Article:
– Barista by day (Will be mispronounced hence named ‘Barrister’)

        – Packing Woolies and Coles shelves by night (Supply-chain Engineer)

        The new addition

        – Unpacking toast (Process Distribution Engineering)

        Here comes Australia’s ascent.

      • I like you, Plex.

        Going through your list and I’ve realised that for the first time in my life I’m multi-skilled and an asset to this fine country.

        There’s a big, fat tear of joy rolling down my cheek as I type.

    • You are quite correct, Researchtime. The RBA made a similar observation in its mining research paper released last year. That is, the manufacturing industry was a beneficiary of the mining boom (for reasons you outlined) as much as it was a victim (via Dutch disease).

    • mine-otour in a china shop

      For Sale via Auction: 1920’s 2 bed house – renovators dream – comes with a retro toaster in each room to impress your guests. Guide Price $2.4mn.

  2. I think many underestimate this:

    “However, the lower dollar has also increased prices for imported inputs, which has put further downward pressure on manufacturers’ margins.”

    Nearly all productive businesses hanging in there do so by significantly offshoring nearly all their main production costs.

  3. Have you heard of the lag effect ?

    Macrobusiness should publish the Lifeline contact number at the top its web page as well ……

    • Or create a specific line for Traders.
      “If you or anyone you know is having problems being on the wrong side of this market call this number “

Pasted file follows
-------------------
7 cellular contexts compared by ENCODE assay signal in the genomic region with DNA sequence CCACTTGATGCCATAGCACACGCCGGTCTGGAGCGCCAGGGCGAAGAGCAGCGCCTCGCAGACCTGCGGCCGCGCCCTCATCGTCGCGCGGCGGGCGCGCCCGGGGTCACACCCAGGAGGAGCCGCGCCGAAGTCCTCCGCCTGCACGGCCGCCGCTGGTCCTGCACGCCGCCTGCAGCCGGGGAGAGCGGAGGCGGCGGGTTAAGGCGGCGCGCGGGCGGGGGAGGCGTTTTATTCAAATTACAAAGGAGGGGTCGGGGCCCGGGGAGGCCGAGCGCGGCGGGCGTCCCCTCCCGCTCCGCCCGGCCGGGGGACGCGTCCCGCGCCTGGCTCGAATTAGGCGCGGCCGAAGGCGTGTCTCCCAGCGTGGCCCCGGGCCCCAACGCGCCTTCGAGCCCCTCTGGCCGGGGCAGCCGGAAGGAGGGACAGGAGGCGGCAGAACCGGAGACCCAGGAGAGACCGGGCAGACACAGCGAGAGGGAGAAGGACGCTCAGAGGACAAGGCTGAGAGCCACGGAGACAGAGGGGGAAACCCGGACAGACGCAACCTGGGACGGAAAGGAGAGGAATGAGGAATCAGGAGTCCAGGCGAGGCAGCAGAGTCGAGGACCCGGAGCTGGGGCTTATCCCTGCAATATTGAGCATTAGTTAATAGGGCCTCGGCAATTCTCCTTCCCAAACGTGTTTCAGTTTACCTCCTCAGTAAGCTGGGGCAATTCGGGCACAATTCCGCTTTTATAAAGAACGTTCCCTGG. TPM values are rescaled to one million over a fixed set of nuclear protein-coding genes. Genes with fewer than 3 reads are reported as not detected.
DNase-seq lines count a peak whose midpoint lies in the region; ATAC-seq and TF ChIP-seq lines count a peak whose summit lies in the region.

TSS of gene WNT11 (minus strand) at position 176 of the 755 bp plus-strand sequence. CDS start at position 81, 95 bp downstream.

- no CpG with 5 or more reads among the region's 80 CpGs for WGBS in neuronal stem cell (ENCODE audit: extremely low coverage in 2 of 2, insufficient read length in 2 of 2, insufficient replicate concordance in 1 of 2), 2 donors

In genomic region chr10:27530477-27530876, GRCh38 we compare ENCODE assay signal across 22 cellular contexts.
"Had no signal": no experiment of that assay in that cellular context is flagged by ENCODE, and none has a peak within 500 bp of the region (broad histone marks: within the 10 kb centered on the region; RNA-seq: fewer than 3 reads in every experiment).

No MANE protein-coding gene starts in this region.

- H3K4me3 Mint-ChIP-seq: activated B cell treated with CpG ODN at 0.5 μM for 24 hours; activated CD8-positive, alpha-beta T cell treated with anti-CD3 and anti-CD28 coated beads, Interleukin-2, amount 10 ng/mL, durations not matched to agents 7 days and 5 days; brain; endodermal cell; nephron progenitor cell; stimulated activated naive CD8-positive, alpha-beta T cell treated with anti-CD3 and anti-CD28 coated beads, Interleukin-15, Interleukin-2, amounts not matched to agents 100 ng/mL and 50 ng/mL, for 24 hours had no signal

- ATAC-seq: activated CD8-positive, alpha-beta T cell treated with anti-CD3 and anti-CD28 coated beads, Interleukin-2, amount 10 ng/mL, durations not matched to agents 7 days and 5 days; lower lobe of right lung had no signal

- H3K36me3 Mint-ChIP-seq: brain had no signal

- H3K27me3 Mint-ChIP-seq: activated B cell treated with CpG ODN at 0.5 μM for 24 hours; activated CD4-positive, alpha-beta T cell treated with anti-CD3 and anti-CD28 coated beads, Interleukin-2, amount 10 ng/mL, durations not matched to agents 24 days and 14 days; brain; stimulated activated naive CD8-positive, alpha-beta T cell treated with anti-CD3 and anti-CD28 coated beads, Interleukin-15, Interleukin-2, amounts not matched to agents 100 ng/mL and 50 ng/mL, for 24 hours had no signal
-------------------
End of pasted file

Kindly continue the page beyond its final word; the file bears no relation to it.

4. In Victoria, we have had building approvals in the last six months of last year of $95 million for new Factories or places of Secondary Production. That works out to be about a massive $16 per person. With such levels of heavy levels of investing in our manufacturing sector nothing could go wrong.

    • What would the number look like if you subtracted the value of factories expected to be converted to warehouses, residential or simply abandoned?

    • I saw that this morning and couldnt but think ‘good on him’

      Unlike the vast bulk of our politicians this guy has actually worked with the punterariat, doing punterariat gigs and has an experience base which includes things the punterariat deal with.

      • No wonder they want to change the electoral system to keep Senator Muir and his ilk away from Parliament.

  5. This calls into question the whole benefit of a lower currency in a country without any significant manufacturing base. Their is relatively little import replacement, the job gains in benefitting sectors are largely offset by the job losses in the penalised sectors and the private wealth in international terms of most people is reduced by the fall in the currency.

    In USD terms our houses haven’t increased in value at all since 1 AUD bought 1.08 USD, and they have barely increased against the EUR. Similalry our share market has fallen from USD28 to less than USD24 since April 2011 (based on EWA, the USD ETF for Australian share market)

    Devaluation of the currency is not the powerful tool to revive the economy that it was when there was 20% manufacturing to replace imports when the currency fell.

    • You need to think a bit more about the comments above re: the proportion of manufacturing dedicated to the now declining mining construction effort. That’s got to work it’s way through the system before a revival is possible.

      Also, if manufacturing is to be revived by a lower dollar, the time frame required is at least five years.

  6. Personally I cant stand the smell of burnt toast, therefore I cant imagine myself or other similarly afflicted and similarly skilled) individuals from ever residing in Australia again.

    I’ll keep the passport as a sort of insurance policy, if it all goes pear shaped then I’ll return to exercise my birth right entitlement to rort the welfare system.

  7. I would like to suggest business tax concessions to stimulate manufacturing in this country.

    Not that I own a manufacturing business or anything…..